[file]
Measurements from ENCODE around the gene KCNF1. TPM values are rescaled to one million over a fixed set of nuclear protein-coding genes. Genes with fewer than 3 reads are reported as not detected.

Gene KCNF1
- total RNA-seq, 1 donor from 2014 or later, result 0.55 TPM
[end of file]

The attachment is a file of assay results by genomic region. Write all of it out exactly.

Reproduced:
Measurements from ENCODE around the gene KCNF1. TPM values are rescaled to one million over a fixed set of nuclear protein-coding genes. Genes with fewer than 3 reads are reported as not detected.

Gene KCNF1
- total RNA-seq, 1 donor from 2014 or later, result 0.55 TPM